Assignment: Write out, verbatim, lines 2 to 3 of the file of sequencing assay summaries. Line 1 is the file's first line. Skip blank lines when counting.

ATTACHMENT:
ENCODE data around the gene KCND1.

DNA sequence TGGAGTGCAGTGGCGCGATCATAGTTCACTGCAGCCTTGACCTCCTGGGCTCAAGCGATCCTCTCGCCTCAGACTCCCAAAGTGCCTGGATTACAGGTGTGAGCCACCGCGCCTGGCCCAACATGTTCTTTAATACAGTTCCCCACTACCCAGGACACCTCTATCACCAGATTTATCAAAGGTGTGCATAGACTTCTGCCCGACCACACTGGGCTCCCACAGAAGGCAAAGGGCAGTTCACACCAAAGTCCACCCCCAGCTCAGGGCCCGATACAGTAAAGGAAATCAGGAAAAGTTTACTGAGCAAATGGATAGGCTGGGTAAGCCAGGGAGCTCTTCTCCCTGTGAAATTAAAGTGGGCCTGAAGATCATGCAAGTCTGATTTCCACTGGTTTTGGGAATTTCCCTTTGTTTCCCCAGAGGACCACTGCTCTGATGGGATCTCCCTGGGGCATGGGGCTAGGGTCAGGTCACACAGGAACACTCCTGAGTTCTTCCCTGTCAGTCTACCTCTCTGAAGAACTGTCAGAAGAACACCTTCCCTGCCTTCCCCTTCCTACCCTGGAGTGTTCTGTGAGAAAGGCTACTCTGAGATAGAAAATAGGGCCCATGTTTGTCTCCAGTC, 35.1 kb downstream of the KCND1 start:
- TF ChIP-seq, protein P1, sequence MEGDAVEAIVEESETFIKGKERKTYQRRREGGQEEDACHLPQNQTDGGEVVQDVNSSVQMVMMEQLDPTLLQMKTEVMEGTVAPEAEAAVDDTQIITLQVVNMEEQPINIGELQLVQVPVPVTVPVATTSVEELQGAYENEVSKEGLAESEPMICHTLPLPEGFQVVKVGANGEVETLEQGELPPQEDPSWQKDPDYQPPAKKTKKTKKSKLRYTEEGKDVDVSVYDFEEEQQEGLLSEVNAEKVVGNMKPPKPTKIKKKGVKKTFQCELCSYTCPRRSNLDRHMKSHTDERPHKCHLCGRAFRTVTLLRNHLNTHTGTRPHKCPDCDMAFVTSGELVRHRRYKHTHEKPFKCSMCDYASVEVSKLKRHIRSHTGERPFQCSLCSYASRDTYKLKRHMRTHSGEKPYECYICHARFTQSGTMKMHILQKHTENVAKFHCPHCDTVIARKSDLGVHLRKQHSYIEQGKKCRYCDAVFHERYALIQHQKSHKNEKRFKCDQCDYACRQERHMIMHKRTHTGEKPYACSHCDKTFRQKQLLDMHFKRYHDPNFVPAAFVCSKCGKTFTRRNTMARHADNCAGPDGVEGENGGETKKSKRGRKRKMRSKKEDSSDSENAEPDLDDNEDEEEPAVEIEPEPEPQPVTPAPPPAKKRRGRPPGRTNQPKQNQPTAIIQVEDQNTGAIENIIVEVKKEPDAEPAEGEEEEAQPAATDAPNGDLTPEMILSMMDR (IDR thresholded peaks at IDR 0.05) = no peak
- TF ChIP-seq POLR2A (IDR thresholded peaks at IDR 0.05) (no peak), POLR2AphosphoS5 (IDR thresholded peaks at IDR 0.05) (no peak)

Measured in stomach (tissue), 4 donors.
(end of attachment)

DNA sequence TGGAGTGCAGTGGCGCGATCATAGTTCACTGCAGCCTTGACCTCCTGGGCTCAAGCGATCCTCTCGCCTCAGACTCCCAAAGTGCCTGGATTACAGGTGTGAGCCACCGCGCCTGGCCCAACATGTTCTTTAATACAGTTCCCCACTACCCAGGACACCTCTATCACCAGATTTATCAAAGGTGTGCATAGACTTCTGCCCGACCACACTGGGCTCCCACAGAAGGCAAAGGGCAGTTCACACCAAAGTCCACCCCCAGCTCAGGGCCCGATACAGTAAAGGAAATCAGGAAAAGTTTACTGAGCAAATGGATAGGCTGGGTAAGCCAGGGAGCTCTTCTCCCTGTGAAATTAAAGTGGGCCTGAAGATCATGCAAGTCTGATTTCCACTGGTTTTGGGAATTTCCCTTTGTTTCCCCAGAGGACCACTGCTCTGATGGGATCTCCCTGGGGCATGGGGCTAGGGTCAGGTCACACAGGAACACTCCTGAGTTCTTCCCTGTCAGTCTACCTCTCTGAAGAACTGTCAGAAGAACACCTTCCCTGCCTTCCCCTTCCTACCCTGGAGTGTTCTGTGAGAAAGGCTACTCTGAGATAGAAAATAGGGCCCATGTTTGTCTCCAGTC, 35.1 kb downstream of the KCND1 start:
- TF ChIP-seq, protein P1, sequence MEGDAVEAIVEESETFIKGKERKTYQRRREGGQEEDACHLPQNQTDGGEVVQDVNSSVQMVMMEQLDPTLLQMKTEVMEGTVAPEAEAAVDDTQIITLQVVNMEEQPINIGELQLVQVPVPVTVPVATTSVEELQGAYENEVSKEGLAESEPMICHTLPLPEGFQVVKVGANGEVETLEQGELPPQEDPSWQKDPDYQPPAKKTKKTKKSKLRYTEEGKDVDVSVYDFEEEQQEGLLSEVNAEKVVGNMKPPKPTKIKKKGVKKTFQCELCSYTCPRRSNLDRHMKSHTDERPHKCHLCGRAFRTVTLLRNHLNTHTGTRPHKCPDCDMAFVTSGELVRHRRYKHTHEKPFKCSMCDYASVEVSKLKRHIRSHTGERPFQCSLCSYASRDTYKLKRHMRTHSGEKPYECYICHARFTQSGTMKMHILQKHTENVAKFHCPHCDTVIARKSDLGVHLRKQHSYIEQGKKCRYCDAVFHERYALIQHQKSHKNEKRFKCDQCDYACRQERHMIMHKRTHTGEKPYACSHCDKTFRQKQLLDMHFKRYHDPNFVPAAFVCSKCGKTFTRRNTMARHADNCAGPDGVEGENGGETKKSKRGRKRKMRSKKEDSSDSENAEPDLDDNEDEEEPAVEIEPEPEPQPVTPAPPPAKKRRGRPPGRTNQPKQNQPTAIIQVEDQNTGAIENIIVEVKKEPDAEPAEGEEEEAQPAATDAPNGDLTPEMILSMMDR (IDR thresholded peaks at IDR 0.05) = no peak